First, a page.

Perils of B2L restrictions

In these turbulent times it is understandable that lenders are cautious about who they lend to, but there are mixed industry views about Cheltenham & Gloucester\'s criteria changes.

It will not lend to clients with more than three investment properties in Lloyds Banking Group or total mortgages worth more than £500,000. Many are worried about where this will end, fearing it could lead to further restrictions across the Lloyds Banking Group including at BM Solutions.

If BM Solutions clamped down many feel the game would be up for buy-to-let, and that would have a knock-on effect on the housing market and any possible economic recovery.

All this is no insult to Lloyds Banking Group. With all the troubles the lender has seen – and with worse no doubt to come – many are sympathetic. But the government, which has a 43.3% stake in the firm courtesy of taxpayer monies, should carefully consider whether buy-to-let should be allowed to die.

Prior to the recession the boom in the housing market was primarily driven by buy-to-let and first-time buyers didn’t get much of a look-in. If buy-to-let were allowed to wither it could limit the housing market when funding constraints ease, and hamper a wider recovery.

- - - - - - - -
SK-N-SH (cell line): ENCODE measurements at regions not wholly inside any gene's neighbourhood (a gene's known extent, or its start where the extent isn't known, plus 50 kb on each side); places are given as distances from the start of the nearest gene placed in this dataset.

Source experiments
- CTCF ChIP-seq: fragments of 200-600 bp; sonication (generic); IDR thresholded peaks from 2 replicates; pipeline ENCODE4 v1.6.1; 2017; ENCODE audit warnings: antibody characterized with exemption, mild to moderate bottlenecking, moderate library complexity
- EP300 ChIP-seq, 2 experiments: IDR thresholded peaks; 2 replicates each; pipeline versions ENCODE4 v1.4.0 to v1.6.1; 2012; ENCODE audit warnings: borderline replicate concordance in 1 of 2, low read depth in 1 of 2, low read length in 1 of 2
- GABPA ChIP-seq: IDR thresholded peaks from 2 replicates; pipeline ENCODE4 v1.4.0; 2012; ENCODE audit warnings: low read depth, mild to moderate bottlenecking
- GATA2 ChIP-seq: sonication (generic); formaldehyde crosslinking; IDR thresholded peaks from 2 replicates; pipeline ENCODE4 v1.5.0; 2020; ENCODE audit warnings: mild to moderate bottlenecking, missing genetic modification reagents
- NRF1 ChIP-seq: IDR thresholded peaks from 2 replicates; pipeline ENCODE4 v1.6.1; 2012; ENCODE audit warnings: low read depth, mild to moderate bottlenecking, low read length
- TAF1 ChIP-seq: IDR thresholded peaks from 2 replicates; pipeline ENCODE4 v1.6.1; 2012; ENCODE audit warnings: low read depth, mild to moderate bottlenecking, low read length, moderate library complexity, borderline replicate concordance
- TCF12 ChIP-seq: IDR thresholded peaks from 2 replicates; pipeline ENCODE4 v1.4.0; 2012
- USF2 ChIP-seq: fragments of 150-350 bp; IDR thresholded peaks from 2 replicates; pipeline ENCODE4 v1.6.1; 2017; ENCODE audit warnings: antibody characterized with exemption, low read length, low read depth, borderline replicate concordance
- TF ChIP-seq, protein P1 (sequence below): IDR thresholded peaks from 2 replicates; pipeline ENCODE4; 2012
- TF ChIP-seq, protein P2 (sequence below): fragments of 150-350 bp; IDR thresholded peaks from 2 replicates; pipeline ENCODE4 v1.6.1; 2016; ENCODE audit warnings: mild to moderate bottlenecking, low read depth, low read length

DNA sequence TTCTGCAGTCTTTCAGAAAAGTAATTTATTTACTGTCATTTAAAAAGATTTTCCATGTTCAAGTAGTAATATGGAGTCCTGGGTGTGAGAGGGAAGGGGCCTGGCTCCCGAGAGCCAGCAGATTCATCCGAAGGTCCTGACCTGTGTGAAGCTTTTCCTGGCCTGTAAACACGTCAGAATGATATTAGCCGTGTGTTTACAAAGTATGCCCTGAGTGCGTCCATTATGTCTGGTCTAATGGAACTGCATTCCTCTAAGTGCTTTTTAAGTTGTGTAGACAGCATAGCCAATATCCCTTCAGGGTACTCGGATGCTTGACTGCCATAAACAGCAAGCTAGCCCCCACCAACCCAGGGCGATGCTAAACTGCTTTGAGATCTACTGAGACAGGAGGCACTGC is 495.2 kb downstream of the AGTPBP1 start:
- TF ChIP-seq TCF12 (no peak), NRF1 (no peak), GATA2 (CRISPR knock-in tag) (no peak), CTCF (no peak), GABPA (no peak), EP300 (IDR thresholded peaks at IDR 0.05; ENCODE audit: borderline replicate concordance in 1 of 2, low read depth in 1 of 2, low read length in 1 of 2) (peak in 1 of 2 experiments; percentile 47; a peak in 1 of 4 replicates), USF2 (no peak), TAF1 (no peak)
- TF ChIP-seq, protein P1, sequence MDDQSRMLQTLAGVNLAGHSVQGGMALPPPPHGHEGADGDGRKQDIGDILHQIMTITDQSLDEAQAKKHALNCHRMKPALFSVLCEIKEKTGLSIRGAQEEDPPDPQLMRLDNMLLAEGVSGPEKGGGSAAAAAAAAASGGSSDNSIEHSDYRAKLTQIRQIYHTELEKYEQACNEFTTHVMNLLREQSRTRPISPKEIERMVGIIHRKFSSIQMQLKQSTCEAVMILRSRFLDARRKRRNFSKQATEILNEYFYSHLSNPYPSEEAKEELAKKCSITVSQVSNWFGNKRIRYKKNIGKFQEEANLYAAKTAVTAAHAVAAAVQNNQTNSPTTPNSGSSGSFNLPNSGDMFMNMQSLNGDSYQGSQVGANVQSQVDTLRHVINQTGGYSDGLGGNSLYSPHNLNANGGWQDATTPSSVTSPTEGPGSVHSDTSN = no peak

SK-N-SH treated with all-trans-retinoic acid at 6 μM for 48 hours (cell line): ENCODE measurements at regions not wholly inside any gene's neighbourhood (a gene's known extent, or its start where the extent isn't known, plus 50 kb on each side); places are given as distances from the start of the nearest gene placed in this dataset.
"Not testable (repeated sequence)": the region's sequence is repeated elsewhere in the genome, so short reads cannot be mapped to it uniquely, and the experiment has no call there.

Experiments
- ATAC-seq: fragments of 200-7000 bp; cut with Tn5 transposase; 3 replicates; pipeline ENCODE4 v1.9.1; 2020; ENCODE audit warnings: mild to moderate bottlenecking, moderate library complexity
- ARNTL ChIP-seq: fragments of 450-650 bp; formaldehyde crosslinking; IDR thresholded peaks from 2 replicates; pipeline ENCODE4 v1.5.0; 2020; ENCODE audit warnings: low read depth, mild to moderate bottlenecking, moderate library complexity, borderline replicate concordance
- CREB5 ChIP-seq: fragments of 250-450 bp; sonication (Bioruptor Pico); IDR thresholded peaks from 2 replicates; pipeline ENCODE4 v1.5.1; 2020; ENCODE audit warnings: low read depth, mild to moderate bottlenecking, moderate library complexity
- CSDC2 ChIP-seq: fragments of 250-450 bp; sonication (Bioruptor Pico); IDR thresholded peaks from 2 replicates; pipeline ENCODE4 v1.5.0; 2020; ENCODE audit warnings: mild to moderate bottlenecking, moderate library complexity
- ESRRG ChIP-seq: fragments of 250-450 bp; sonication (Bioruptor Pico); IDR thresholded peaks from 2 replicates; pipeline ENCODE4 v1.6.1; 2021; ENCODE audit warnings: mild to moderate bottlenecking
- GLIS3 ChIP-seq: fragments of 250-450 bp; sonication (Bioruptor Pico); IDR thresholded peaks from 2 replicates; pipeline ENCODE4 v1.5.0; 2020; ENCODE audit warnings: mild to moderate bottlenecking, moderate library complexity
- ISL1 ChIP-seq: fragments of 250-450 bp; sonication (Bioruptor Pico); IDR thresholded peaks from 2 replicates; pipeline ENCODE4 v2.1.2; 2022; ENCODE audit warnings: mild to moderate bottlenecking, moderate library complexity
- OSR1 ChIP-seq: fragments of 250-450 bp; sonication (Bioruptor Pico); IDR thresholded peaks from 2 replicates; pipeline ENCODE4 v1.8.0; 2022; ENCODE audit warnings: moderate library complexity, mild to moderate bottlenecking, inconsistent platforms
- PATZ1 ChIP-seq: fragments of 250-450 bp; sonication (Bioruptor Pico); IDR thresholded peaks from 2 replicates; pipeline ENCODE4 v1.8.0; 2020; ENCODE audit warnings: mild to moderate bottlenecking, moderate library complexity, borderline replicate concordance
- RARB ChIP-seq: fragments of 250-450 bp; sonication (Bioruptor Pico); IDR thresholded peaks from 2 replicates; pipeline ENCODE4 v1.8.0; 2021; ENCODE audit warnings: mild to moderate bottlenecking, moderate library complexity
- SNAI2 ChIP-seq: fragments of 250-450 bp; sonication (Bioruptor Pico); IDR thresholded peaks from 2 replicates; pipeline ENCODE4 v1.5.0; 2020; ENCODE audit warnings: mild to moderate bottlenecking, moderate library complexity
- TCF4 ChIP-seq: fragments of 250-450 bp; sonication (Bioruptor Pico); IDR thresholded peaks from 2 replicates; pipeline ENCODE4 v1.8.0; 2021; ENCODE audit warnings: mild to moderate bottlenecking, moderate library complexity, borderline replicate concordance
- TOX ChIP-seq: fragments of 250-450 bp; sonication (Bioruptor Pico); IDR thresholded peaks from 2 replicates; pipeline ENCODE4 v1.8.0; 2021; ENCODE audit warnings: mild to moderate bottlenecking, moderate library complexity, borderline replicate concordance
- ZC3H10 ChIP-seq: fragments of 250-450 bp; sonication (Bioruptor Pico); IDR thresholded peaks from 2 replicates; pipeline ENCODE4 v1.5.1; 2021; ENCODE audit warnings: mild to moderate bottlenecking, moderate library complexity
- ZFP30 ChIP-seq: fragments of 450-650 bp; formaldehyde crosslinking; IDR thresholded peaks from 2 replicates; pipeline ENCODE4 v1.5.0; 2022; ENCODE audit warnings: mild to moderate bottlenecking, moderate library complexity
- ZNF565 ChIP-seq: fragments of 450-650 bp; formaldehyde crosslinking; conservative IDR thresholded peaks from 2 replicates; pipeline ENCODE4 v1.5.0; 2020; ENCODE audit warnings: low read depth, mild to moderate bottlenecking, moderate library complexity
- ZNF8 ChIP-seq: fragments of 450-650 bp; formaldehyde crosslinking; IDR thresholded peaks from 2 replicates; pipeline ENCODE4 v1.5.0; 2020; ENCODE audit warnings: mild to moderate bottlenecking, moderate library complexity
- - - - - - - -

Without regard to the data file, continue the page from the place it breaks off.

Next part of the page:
Elsewhere, it’s good to see that the Association of Mortgage Intermediaries is going to put pressure on the Financial Services Authority to tackle the rogue networks that are delaying commission payments to their appointed representatives.

Many ARs feel powerless – they’ve tried the law, they’ve tried the Financial Services Authority and they’re no better off, with commissions still unpaid. Here’s hoping AMI’s involvement will give networks the boot up the backside they need.